Neotropical Macrobrachium (Caridea: Palaemonidae): on the biology, origin, and radiation of freshwater-invading shrimp


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Klaus.Anger [ at ] awi.de

Abstract

Comprising >240 extant species, Macrobrachium Bate, 1868 is the most speciose caridean genus in Palaemonidae. It is generally considered as a monophyletic clade that lives exclusively in limnic and brackish habitats. Thus, it may provide a suitable model for the reconstruction of evolutionary transitions of euryhaline shrimp from ancestral state of living in the sea towards invasions of freshwater environments. Reviewing patterns of the biology (adaptative physiological and reproductive traits) and modern biogeographic distribution of this clade, I propose here a scenario for its tentative origin and evolutionary invasion of limnic inland waters, especially in the Americas. Macrobrachium shows: 1) a world-wide tropical to subtropical distribution, with only few species occurring in temperate regions and none in cold waters at high latitudes; 2) a clear preference for low salinity conditions (based on strong osmoregulatory capacities); 3) larval export strategies in coastal species (with diadromous migrations and invariably an extended larval development in estuaries); and 4) almost exclusively an abbreviated and lecithotrophic mode of larval development in hololimnetic inland species. The extant patterns of geographic distribution of this genus are strikingly disjunct, with completely separate groups of species occurring in the Indo-Pacific region (where maximum diversity occurs), inWest Africa, and in the Americas. In a clade with common ancestry, this pattern can only be explained with a Tethyan origin and dispersal. Hence, I suggest an origin of ancestral Macrobrachium in theMesozoic. As a consequence of the breakup of Gondwana and fragmentation of the Tethys Sea, mainly during the Late Cretaceous and Palaeogene, Neotropical and West African clades became isolated from the remaining congeners and thus can be considered as Tethyan relicts. In the Neotropics, the closure of the Central American landbridge in the Late Pliocene was a significant vicariant event that caused diversification of coastal Macrobrachium in the Caribbean region, so that two separate groups of extant species live now in the Atlantic and Pacific drainage systems. The distribution of hololimnetic inland species can be explained by continental floodings occurring during the Miocene sea level highstand. Due to concomitant sub-Andean subsidence and impounded by the uplift of the Andes, the huge Pebas wetland system was formed at that time, covering the vast proto-Amazonas-Orinoco catchment area with sub-Andean lowlands reaching from Columbia to southern Bolivia. This allowed for incursions of marine-derived lineages of euryhaline shrimp and other coastal animals throughout northern and central South America, followed by adaptive radiations in freshwater. After the breaching of the continental divide (mainly the Purus Arch) in central Amazonia, probably in the Late Miocene, the modern eastward flow of the Amazon developed, draining to the Atlantic Ocean. Fluctuation but trending to a general decrease in global sea levels during the Pliocene and Pleistocene caused fragmentation of previously interconnected inland waters, promoting vicariant diversification of hololimnetic lineages. However, some hydrological connections between different catchment areas remained transitorily open, providing limited dispersal routes that also may have influenced speciation, e.g., through hybridisation. Thus, the modern distribution patterns of Neotropical Macrobrachium reflect interacting effects of tectonic events including Andean orogeny and the closure of the Panamaian landbridge, Miocene marine incursions, and possible cross-drainage dispersal through historical connections between river basins.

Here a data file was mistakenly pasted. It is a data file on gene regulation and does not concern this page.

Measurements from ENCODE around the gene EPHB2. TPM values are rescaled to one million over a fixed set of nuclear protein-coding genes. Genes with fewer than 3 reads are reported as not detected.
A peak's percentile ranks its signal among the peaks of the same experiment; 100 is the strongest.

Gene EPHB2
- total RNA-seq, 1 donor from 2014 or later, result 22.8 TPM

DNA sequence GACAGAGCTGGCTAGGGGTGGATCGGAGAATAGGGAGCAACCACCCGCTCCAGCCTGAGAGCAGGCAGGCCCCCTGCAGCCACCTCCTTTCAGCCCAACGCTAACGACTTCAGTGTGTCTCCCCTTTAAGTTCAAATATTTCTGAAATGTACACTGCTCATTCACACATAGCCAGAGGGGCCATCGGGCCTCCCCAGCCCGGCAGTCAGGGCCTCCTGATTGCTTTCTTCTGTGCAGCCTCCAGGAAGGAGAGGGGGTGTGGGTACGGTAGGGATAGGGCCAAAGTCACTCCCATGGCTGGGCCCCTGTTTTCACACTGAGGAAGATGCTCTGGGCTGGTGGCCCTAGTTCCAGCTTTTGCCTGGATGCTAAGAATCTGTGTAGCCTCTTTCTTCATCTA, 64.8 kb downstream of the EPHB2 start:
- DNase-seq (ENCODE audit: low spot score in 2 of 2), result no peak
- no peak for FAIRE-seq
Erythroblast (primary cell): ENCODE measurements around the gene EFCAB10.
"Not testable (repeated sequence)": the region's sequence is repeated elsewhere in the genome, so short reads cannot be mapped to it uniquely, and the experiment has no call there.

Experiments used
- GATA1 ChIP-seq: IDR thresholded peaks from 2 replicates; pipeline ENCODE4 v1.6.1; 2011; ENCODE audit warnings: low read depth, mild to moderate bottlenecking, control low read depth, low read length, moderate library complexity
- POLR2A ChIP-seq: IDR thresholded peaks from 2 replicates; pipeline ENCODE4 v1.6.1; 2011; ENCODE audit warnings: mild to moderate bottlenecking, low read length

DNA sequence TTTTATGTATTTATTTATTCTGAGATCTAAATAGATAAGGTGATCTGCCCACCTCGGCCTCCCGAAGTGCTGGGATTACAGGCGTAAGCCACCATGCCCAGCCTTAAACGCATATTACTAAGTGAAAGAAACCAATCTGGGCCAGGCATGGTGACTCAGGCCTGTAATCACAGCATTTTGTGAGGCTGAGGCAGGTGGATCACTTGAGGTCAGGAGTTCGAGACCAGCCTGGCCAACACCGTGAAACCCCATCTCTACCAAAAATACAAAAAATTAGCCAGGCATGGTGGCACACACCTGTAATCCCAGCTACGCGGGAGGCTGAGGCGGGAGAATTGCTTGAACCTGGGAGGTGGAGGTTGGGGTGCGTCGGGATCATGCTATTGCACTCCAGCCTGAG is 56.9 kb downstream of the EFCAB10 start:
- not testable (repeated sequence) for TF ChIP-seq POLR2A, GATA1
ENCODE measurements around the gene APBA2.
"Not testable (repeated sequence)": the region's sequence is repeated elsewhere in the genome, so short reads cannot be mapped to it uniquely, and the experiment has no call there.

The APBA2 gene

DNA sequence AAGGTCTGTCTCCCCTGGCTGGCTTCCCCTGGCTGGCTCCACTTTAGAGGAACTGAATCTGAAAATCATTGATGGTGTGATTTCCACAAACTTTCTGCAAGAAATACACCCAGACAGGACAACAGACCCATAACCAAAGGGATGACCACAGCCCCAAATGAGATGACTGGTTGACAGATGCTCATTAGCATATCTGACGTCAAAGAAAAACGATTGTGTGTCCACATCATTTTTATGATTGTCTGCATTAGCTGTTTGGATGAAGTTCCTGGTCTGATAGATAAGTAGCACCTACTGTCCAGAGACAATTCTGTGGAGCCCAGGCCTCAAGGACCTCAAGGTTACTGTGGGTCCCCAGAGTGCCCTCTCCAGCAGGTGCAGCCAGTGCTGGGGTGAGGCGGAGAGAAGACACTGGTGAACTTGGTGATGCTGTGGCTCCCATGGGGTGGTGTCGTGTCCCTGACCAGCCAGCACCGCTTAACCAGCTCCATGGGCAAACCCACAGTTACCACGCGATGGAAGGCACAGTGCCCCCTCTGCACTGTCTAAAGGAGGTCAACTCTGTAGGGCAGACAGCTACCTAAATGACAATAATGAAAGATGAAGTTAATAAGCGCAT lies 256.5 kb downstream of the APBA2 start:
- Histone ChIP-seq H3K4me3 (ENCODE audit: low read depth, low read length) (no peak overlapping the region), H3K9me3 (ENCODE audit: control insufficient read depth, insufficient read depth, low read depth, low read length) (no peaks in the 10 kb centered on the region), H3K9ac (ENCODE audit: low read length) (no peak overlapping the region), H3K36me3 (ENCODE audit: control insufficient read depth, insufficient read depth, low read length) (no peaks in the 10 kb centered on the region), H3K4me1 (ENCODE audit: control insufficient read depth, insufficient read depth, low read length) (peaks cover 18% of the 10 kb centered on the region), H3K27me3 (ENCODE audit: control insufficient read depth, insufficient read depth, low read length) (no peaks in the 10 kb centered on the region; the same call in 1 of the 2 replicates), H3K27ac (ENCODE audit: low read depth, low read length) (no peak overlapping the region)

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ISI/Scopus peer-reviewed
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Published
Eprint ID
32159
Cite as
Anger, K. (2013): Neotropical Macrobrachium (Caridea: Palaemonidae): on the biology, origin, and radiation of freshwater-invading shrimp , Journal of Crustacean Biology, 33 (2), pp. 151-183 .


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